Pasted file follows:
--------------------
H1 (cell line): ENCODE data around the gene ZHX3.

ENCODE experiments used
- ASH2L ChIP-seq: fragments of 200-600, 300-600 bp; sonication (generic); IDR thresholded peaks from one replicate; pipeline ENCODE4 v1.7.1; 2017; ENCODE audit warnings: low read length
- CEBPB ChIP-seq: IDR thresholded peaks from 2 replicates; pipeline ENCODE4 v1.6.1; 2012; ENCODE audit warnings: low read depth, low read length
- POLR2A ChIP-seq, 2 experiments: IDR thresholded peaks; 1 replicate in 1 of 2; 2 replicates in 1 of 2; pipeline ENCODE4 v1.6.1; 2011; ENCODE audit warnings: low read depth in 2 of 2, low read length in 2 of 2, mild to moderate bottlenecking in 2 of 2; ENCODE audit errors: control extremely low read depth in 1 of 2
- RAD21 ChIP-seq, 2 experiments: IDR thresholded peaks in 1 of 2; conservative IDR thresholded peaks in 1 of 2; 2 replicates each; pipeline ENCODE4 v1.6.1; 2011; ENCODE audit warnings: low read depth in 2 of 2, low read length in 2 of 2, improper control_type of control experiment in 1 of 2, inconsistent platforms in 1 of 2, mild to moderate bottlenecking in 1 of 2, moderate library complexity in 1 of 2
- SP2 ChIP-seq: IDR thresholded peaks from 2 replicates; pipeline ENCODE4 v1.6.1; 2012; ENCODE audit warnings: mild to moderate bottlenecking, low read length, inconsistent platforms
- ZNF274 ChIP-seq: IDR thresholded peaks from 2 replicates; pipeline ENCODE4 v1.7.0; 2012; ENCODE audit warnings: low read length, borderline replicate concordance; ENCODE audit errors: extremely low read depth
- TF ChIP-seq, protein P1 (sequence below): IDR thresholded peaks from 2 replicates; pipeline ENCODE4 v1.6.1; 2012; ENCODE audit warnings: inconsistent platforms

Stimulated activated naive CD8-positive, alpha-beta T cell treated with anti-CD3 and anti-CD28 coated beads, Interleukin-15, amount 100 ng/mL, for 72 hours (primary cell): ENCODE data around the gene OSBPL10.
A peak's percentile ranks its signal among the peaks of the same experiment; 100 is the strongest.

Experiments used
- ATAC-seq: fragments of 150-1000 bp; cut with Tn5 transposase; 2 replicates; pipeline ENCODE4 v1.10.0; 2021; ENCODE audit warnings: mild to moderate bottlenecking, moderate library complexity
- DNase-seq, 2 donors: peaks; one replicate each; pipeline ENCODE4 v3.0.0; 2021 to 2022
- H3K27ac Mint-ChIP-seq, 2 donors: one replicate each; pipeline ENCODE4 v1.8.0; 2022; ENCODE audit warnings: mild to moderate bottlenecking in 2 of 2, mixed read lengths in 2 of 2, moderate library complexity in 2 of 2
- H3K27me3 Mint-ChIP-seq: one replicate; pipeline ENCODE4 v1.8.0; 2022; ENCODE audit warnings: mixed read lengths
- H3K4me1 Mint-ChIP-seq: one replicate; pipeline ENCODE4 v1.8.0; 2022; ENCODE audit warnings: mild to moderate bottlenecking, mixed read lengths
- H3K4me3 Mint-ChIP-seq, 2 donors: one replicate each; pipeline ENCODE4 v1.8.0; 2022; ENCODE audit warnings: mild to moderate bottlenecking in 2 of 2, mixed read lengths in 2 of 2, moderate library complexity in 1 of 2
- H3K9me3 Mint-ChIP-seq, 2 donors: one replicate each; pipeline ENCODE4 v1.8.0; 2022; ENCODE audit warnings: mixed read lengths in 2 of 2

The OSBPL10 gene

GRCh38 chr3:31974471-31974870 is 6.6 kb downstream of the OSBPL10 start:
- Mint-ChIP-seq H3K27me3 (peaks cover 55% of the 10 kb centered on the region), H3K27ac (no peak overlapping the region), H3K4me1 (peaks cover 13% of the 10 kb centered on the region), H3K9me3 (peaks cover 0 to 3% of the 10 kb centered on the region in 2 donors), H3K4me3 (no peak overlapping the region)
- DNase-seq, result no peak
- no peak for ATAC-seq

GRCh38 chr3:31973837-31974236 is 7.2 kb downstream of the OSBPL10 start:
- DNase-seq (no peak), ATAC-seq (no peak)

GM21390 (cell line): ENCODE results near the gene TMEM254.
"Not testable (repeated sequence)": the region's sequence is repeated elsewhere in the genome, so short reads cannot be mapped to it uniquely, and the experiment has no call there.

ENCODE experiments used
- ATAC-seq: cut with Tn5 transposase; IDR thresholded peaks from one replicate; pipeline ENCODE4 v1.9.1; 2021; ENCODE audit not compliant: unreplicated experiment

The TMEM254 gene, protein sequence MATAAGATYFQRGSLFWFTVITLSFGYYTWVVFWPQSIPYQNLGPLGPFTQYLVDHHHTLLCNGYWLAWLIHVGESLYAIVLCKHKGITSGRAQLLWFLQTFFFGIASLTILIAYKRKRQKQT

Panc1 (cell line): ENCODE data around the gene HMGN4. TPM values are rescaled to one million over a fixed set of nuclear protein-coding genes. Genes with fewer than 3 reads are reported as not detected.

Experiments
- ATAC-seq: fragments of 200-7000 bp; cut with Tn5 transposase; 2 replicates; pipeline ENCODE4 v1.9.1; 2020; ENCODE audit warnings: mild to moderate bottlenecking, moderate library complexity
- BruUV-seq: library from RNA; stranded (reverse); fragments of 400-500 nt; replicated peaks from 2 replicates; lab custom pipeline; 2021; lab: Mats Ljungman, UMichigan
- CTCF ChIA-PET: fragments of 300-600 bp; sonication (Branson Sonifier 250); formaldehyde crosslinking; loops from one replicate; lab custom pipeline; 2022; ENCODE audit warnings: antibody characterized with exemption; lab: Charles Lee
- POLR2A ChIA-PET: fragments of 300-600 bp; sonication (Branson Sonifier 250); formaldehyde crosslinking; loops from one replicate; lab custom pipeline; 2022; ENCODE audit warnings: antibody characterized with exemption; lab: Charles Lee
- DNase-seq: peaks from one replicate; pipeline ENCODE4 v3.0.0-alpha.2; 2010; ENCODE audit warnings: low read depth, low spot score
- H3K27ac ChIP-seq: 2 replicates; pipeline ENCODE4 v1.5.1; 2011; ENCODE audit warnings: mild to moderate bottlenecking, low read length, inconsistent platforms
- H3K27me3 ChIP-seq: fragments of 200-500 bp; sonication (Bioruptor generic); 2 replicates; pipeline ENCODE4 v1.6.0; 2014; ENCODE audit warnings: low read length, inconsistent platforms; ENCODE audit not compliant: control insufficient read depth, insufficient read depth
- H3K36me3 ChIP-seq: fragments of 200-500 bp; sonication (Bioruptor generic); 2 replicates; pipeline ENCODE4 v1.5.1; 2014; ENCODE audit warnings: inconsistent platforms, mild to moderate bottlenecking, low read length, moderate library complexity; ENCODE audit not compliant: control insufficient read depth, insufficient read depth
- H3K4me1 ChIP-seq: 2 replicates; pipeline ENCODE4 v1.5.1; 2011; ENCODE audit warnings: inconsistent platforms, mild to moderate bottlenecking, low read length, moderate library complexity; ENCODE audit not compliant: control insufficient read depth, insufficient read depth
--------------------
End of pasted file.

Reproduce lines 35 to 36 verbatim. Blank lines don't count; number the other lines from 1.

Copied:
- BruUV-seq: library from RNA; stranded (reverse); fragments of 400-500 nt; replicated peaks from 2 replicates; lab custom pipeline; 2021; lab: Mats Ljungman, UMichigan
- CTCF ChIA-PET: fragments of 300-600 bp; sonication (Branson Sonifier 250); formaldehyde crosslinking; loops from one replicate; lab custom pipeline; 2022; ENCODE audit warnings: antibody characterized with exemption; lab: Charles Lee